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Phoenix Coyotes avoid relocation, stay in Glendale as city council passes arena lease

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Glendale Mayor Jerry Weiers summed up the city’s exhausted approach to the latest Phoenix Coyotes ownership group, bidding to keep the team in Glendale: “I don’t know if we’re fixing a problem or delaying a problem.”

The Glendale City Council voted 4-3 to approve a 15-year, $225 million lease deal for Jobing.com Arena to Renaissance Sports & Entertainment a.k.a. IceArizona, the NHL-backed group that will take over the Coyotes and keep them in Glendale.

[Related: Coyotes staying in Glendale, but has anything really changed?]

No relocation to Seattle. No relocation to Quebec City. After over four years of court challenges, ownership controversies, local political backlash and empty seats in the arena, the Coyotes aren’t going anywhere.

For the time being.

From the Arizona Republic:

After securing a conditional purchase from the NHL, IceArizona executives approached Glendale leaders with a proposal that called for the city to pay them $15 million a year to manage the city-owned arena.

The hockey executives promised to reimburse the city millions a year based on revenue drawn from new ticket surcharges, parking fees and a split of naming rights for the arena and a new stage within the arena.

The deal was approved without the controversial “out clause” the city asked for, allowing it to end the lease after five years. That was removed in the approved deal, although IceArizona continues to have one of their own in the lease, in which they can leave in the fifth year if the team loses $50 million.

According to the Arizona Republic, this was the deal on the table entering Tuesday’s council meeting:

Glendale would pay: $23.9 million

Management fee: $15 million.

Debt service on the arena: $8.4 million.

Capital repairs at the arena: $500,000.

Glendale’s Westgate and Tanger tax collections: $4.3 million

Non-hockey sales taxes: $3.7 million.

Hockey sales taxes: $636,000.

The team would pay Glendale: $6.72 million

Rent: $500,000.

Hockey ticket surcharge: $1.5 million.

Non-hockey ticket surcharges: $1.7 million.

Parking fees: $2.2 million.

Naming rights for the arena: $670,000.

Naming rights for a new stage within the arena: $150,000.

Secondary ticket surcharge on all events: $1.2 million*.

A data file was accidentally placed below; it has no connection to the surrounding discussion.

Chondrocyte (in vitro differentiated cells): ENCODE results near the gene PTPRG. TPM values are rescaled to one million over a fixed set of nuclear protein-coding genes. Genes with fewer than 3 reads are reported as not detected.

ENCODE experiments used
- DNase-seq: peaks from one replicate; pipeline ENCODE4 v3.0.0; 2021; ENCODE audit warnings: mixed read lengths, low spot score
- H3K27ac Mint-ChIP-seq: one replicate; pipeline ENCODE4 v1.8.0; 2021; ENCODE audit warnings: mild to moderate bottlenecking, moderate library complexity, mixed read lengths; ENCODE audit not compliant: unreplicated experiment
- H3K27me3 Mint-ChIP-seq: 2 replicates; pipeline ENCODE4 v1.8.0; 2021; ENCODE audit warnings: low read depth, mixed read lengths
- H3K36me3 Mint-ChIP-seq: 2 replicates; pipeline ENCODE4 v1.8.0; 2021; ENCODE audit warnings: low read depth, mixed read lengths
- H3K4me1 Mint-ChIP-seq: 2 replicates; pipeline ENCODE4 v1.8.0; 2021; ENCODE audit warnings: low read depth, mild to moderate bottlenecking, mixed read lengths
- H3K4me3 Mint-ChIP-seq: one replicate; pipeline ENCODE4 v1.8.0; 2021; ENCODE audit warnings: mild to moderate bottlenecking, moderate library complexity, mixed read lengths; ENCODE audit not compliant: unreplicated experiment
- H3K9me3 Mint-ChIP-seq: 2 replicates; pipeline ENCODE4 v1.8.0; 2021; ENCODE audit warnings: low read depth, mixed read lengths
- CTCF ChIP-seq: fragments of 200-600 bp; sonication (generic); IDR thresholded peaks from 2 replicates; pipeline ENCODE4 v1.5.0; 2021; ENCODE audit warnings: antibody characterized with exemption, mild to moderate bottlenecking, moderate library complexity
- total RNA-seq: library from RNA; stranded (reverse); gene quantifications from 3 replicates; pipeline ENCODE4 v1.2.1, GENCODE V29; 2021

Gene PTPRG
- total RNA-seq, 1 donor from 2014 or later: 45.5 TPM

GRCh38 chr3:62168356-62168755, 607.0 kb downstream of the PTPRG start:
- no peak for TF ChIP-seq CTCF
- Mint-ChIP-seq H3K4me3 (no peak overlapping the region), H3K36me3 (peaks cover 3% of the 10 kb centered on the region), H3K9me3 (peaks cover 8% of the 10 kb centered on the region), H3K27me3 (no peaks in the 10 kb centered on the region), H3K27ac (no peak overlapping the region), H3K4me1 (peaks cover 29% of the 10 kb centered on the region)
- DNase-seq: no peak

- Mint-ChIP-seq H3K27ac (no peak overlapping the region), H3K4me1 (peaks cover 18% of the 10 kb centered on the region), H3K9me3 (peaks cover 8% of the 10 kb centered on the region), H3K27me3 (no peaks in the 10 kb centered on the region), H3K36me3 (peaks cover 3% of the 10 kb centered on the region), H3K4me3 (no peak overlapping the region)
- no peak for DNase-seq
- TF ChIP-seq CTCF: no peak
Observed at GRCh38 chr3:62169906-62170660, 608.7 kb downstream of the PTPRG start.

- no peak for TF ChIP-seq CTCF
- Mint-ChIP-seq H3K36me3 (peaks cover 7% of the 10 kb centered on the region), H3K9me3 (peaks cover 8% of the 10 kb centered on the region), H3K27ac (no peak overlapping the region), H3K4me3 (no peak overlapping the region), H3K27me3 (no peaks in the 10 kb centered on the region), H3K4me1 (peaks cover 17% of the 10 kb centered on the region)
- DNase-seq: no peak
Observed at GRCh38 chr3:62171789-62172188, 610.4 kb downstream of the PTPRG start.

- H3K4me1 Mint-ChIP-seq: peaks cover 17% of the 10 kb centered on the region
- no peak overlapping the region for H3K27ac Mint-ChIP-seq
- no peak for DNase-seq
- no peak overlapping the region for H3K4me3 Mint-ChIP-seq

Glendale’s bottom line: Negative $12.9 million

NHL Commissioner Gary Bettman spoke before the council on Tuesday. “Through the fits, the starts, the ups and downs, we’ve had incredible support from the fans in the Valley,” he said. “In the face of all the uncertainty, the fans and the business community were supportive.”

Thus ends an ordeal that began in May 2009 for the NHL.

That’s when owner Jerry Moyes placed the Coyotes into bankruptcy, allowing Research In Motion co-founder Jim Balsillie to purchase the team for $212.5 million and get around the approval of the NHL to make the sale.

A court battle raged through the summer and finally saw Balsillie drop out of the bidding for the team in September after the court rejected both his bid and that of the NHL to own the team. Two months later, the NHL purchased the Coyotes for $140 million at auction.

Then came a parade of potential buyers. Ice Edge Holdings, an investor group that sought to play some Coyotes games in Canada, couldn't close a deal. (Members of Ice Edge are a part of the current bidding group.) Matthew Hulsizer, a Chicago-based businessman, nearly had a deal but local politics in Glendale forced him to pull his bid. The NHL had Jerry Reinsdorf in the mix at several junctures, before former San Jose Sharks COO Greg Jamison stepped to the plate but couldn't get the proper financial backing for his bid.

But Renaissance Sports & Entertainment had something those groups did not.

First, it had a partnership with Global Spectrum, a premiere arena management firm that also manages the University of Phoenix Stadium where the NFL's Arizona Cardinals play. But it also had the NHL saying this was zero hour for the franchise, and that relocation would likely happen if the arena deal wasn’t approved.

What’s next for the Coyotes? The NHL will rubber stamp the new owners in August, having already backed their bid. The city will likely weather some petitions from citizens and inquiries from groups like the Goldwater Institute into this massive concession to the local hockey franchise.

But the most important thing on their calendar: Opening Night, when what’s expected to be the Arizona Coyotes -- yep, new name -- take the ice with a guaranteed five more years in the market and a chance for the fans to come out in droves to ensure they’re in Glendale beyond that point.

Or else, you know, we do this dance again in five years. Not the most encouraging or stable aspect of the bid, that out clause, but a necessary evil ...

One of the NHL’s most embarrassing chapters is closing. One of Glendale’s potentially embarrassing chapters is beginning. But it’s the Coyotes fans who are living the fairy tale right now, as their hockey heroes will remain in the desert with an actual, honest-to-goodness owner at the helm.

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